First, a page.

How Women-Friendly Is The Real Estate Sector?

A recent study by CREDAI-MCHI revealed that slightly more than a third (36 per cent) of women surveyed view real estate as a promising career option

File photo
File photo

On the other hand, about two-thirds (64 per cent) of men shared the same sentiment. And it’s not all rosy at the top either. Women only hold 23 per cent of the leadership positions in real estate firms. So, while the good news is that this number has improved since the last decade, the bad news is, it’s still quite low.

The stigma that the sector isn’t particularly welcoming towards women is one key cause for the existing gender disparity. “Employing women in the real estate sector has been a challenge for many years. Despite women making up a significant proportion of the national workforce, they remain underrepresented in this sector and their participation is important to bring in different perspectives and opinions, leading to more innovative and successful outcomes. To encourage women participation, stakeholders in the sector are compelled to increase their outreach efforts to attract women to the industry for various job roles,” opines Vishal Thakkar, founder and CEO of a real estate firm.

According to the National Family Health Survey (NFHS)-5, 11 of the 22 states reported a decrease in the number of women owning property.

This, even after women in India have been increasing their presence in the professional sphere as well as are being offered several homeownership-related perks, such as stamp duty and registration concession, and lower home loan interest rates.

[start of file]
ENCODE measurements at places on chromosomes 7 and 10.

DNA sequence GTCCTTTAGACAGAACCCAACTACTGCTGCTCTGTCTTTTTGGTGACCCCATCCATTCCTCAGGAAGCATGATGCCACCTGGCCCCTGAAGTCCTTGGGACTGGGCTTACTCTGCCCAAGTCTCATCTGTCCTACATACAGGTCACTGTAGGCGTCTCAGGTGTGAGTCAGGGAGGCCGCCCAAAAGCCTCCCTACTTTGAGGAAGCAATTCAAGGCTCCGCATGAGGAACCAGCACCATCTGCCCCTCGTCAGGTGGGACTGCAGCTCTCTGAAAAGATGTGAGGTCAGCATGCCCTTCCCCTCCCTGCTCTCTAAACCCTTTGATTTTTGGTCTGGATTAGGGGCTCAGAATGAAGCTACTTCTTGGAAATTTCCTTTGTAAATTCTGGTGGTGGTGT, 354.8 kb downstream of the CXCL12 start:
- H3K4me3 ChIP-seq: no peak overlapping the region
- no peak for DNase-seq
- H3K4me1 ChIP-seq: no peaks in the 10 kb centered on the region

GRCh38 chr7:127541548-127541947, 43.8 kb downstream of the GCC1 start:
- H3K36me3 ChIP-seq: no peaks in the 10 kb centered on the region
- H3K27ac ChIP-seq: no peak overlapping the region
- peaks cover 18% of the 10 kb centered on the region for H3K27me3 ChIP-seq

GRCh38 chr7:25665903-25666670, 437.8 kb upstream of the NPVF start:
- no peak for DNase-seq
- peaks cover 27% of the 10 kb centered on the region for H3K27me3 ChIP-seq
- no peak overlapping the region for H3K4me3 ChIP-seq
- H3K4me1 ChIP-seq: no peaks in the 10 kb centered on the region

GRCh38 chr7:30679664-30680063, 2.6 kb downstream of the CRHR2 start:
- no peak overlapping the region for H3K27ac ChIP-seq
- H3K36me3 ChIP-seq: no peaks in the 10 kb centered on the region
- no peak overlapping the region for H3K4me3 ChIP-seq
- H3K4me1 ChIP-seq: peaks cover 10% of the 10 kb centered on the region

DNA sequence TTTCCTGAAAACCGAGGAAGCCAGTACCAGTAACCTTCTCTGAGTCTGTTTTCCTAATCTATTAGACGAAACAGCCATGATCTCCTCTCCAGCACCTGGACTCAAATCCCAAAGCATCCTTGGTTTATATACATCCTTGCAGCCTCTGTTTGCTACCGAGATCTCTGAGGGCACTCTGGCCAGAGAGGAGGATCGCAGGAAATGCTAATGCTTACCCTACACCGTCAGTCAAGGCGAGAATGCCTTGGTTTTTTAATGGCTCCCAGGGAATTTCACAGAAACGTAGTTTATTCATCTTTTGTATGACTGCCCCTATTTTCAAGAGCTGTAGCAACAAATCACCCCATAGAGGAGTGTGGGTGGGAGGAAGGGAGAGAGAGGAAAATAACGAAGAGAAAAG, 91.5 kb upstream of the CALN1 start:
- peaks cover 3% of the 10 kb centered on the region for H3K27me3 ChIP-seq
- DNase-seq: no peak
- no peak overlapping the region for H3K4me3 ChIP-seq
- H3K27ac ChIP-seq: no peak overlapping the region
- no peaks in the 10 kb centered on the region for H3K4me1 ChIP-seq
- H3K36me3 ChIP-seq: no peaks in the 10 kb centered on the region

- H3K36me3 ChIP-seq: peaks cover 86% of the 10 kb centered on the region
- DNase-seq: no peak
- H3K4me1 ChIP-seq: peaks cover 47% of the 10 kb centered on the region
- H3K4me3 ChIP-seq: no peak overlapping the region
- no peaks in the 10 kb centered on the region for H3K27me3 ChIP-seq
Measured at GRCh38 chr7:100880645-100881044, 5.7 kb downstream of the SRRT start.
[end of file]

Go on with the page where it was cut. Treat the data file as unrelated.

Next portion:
However, experts believe that to address this gender gap, just providing concessions and discounts is not enough. There’s an urgent need to address structural issues such as unequal pay and social norms that limit women’s access to education and employment opportunities.

Aarti Harbhajanka, managing director of a real estate consultancy firm opines, “Policywise, it is necessary to place special emphasis on enhancing property ownership for economically disadvantaged women from vulnerable sections of the society. Similar to the Pradhan Mantri Awas Yojana (PMAY), which mandates joint ownership of women in all households, all government-subsidised social housing projects need to mandate women’s ownership. Similarly, slum redevelopment projects, which provide free housing should promote joint ownership of the house.”

On ground-level, to make homeownership more accessible to women, developers and state governments have a part to play by making the infrastructure around the project more women-friendly. “Infrastructure and amenities in residential areas should be improved keeping in mind the safety and convenience for women. This will include adequate lighting, public transportation, healthcare facilities, schools and recreational spaces. Having women sales representatives and estate agents also makes it favourable for a lady to approach the idea of homeownership. Security measures at residential properties should also be introduced to create a conducive environment for women to own a home and live in it. Even the developers have been prioritising women’s opinions by providing those customised choices through Women’s Day schemes, rebates or focusing on their tastes through tailor-made designs in residential apartments and amenities among others,” says Ashish Narain Agarwal, founder and CEO of a full-stack real estate service company.